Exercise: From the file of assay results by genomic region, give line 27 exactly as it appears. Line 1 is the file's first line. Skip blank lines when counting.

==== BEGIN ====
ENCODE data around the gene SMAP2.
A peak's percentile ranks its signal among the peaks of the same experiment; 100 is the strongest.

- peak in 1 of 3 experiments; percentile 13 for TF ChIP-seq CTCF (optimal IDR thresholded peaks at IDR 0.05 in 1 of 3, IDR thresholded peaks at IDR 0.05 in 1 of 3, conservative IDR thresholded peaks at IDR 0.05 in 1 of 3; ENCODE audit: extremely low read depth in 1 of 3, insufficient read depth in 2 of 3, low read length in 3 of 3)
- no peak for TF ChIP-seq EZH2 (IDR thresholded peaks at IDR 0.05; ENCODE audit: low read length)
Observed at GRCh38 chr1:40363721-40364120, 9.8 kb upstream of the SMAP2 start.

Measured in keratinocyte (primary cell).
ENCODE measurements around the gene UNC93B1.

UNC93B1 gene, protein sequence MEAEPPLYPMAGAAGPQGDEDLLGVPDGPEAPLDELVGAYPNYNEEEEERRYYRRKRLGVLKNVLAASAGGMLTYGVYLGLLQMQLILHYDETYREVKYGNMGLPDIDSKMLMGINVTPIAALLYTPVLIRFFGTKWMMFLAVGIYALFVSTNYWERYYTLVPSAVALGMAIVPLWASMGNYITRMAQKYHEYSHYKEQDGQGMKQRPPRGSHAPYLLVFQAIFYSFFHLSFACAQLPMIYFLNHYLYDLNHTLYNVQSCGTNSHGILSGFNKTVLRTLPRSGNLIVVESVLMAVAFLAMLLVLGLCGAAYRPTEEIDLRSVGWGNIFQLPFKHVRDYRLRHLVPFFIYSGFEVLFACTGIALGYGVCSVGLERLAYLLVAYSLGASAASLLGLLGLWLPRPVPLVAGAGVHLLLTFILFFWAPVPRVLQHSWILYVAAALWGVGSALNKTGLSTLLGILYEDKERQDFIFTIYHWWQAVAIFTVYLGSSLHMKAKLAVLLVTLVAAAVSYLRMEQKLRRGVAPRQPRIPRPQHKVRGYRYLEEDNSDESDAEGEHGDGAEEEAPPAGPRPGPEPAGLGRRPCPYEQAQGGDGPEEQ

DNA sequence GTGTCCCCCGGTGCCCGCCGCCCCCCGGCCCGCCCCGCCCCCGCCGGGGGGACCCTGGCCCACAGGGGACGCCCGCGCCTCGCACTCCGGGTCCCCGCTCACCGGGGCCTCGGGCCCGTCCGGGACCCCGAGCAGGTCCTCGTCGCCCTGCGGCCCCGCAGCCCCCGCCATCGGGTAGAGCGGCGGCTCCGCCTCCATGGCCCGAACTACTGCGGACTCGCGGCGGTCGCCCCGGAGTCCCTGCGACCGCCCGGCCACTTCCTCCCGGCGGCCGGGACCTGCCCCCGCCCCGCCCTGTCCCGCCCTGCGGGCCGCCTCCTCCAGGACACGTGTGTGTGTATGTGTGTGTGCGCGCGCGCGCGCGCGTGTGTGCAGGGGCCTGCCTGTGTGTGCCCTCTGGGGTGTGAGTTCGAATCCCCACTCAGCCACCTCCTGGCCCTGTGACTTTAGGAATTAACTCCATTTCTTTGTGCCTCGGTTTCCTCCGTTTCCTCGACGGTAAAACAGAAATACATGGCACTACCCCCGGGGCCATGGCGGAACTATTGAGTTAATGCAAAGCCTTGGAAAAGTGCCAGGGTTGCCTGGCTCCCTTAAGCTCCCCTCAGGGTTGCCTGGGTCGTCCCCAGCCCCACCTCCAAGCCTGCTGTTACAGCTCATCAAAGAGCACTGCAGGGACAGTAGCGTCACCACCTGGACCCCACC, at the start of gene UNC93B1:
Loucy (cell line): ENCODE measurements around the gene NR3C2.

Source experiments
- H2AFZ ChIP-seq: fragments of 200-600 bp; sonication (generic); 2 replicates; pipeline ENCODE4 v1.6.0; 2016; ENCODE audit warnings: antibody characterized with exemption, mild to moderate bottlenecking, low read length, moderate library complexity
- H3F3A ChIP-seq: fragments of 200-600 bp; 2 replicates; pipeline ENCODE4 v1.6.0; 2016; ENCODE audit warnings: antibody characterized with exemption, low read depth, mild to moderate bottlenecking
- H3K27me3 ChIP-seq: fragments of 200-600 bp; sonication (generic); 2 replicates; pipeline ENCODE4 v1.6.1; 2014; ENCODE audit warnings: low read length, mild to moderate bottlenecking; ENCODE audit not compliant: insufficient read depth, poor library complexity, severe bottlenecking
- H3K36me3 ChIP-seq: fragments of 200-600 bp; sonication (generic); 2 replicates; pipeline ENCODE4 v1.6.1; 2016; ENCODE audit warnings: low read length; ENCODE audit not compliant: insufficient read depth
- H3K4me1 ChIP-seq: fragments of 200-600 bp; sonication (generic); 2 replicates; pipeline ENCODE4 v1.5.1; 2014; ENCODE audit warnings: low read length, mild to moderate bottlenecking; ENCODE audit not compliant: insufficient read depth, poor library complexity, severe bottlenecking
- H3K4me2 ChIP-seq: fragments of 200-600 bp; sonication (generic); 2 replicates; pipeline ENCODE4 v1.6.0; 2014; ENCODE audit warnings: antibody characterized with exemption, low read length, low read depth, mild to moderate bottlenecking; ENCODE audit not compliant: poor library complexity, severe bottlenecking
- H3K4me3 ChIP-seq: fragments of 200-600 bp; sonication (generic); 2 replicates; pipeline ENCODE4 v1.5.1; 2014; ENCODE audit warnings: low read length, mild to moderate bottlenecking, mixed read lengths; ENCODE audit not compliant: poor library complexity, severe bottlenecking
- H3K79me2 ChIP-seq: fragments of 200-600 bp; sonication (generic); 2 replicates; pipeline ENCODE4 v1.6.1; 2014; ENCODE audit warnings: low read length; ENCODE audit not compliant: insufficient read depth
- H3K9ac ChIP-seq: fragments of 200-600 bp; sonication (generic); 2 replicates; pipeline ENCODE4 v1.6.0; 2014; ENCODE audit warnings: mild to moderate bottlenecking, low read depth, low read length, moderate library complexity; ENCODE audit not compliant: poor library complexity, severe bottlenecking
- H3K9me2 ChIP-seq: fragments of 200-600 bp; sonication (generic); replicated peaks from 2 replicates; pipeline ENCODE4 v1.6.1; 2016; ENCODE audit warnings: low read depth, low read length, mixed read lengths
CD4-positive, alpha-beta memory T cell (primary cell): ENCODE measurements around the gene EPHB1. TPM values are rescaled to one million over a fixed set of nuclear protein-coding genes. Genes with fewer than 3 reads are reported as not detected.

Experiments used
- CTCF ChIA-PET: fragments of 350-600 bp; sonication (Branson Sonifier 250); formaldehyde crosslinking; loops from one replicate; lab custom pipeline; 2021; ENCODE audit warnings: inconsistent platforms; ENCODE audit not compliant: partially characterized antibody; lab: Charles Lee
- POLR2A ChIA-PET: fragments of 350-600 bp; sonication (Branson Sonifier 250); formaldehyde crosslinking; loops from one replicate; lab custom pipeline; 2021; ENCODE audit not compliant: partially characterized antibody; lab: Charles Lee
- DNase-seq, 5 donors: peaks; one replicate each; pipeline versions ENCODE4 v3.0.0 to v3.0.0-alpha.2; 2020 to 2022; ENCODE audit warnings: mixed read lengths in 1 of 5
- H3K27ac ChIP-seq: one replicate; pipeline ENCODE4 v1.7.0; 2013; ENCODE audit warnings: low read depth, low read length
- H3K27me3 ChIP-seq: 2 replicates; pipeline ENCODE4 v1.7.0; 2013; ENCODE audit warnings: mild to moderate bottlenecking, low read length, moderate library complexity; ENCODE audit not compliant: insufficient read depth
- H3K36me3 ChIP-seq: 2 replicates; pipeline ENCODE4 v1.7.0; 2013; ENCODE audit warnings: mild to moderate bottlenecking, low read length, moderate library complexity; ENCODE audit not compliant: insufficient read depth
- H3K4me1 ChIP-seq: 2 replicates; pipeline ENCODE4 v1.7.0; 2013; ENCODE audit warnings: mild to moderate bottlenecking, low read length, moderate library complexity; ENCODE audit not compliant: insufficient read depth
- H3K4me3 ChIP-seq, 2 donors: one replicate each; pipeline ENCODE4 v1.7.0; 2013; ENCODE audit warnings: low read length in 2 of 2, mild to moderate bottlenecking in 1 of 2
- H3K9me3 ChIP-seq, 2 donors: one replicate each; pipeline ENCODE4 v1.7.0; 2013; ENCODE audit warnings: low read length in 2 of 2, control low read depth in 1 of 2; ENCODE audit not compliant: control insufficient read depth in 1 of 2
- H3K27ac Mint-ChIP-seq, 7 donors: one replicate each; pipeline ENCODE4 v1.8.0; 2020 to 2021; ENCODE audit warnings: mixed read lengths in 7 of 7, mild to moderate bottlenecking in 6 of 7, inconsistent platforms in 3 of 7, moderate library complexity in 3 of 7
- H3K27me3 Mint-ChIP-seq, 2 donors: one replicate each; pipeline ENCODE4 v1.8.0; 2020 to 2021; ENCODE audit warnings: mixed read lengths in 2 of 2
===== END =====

- H3K27ac ChIP-seq: one replicate; pipeline ENCODE4 v1.7.0; 2013; ENCODE audit warnings: low read depth, low read length